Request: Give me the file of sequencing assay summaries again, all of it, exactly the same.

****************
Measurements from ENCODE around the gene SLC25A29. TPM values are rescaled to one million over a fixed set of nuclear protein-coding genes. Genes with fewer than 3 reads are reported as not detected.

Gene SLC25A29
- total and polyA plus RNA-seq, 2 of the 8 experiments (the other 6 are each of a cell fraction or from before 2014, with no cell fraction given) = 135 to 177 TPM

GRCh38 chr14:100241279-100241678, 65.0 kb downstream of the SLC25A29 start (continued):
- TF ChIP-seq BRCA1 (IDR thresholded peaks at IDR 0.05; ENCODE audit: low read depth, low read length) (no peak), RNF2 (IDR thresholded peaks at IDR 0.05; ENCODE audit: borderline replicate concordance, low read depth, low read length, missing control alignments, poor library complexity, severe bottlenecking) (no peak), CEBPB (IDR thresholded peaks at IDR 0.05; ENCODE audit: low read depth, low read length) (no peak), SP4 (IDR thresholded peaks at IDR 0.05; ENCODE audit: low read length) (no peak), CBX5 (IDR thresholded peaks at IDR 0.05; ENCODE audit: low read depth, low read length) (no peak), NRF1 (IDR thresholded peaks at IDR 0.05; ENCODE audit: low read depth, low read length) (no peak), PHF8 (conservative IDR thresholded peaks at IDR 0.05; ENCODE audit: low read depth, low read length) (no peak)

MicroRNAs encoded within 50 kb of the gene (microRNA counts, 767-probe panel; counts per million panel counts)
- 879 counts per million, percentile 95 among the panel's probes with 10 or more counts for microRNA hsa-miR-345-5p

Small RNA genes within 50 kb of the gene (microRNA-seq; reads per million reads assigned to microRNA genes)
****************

Measurements from ENCODE around the gene SLC25A29. TPM values are rescaled to one million over a fixed set of nuclear protein-coding genes. Genes with fewer than 3 reads are reported as not detected.

Gene SLC25A29
- total and polyA plus RNA-seq, 2 of the 8 experiments (the other 6 are each of a cell fraction or from before 2014, with no cell fraction given) = 135 to 177 TPM

GRCh38 chr14:100241279-100241678, 65.0 kb downstream of the SLC25A29 start (continued):
- TF ChIP-seq BRCA1 (IDR thresholded peaks at IDR 0.05; ENCODE audit: low read depth, low read length) (no peak), RNF2 (IDR thresholded peaks at IDR 0.05; ENCODE audit: borderline replicate concordance, low read depth, low read length, missing control alignments, poor library complexity, severe bottlenecking) (no peak), CEBPB (IDR thresholded peaks at IDR 0.05; ENCODE audit: low read depth, low read length) (no peak), SP4 (IDR thresholded peaks at IDR 0.05; ENCODE audit: low read length) (no peak), CBX5 (IDR thresholded peaks at IDR 0.05; ENCODE audit: low read depth, low read length) (no peak), NRF1 (IDR thresholded peaks at IDR 0.05; ENCODE audit: low read depth, low read length) (no peak), PHF8 (conservative IDR thresholded peaks at IDR 0.05; ENCODE audit: low read depth, low read length) (no peak)

MicroRNAs encoded within 50 kb of the gene (microRNA counts, 767-probe panel; counts per million panel counts)
- 879 counts per million, percentile 95 among the panel's probes with 10 or more counts for microRNA hsa-miR-345-5p

Small RNA genes within 50 kb of the gene (microRNA-seq; reads per million reads assigned to microRNA genes)